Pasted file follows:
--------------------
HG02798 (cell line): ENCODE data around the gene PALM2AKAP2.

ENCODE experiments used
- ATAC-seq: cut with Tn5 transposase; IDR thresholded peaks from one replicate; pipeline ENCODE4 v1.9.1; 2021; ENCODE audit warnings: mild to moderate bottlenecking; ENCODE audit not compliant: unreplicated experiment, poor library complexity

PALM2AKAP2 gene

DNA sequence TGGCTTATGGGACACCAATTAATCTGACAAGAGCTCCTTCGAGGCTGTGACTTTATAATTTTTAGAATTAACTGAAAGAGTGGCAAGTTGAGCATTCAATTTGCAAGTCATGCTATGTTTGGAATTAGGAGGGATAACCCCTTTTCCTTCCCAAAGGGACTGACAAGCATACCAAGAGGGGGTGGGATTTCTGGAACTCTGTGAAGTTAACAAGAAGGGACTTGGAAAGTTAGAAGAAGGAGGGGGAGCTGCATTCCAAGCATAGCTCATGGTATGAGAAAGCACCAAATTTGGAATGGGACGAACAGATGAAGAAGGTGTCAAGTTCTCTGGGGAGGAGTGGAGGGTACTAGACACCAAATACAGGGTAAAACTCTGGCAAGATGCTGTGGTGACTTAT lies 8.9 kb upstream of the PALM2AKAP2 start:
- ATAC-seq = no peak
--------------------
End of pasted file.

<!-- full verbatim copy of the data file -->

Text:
HG02798 (cell line): ENCODE data around the gene PALM2AKAP2.

ENCODE experiments used
- ATAC-seq: cut with Tn5 transposase; IDR thresholded peaks from one replicate; pipeline ENCODE4 v1.9.1; 2021; ENCODE audit warnings: mild to moderate bottlenecking; ENCODE audit not compliant: unreplicated experiment, poor library complexity

PALM2AKAP2 gene

DNA sequence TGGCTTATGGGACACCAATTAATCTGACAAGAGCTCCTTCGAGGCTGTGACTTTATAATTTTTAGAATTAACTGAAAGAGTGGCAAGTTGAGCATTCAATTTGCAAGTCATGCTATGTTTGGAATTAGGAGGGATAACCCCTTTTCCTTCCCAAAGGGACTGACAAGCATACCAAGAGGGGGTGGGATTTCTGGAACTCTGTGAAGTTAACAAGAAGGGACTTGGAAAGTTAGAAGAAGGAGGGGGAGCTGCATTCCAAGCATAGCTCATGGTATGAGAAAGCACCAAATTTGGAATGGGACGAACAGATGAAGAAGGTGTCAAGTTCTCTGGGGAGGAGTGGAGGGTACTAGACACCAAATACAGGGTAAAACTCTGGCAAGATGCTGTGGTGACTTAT lies 8.9 kb upstream of the PALM2AKAP2 start:
- ATAC-seq = no peak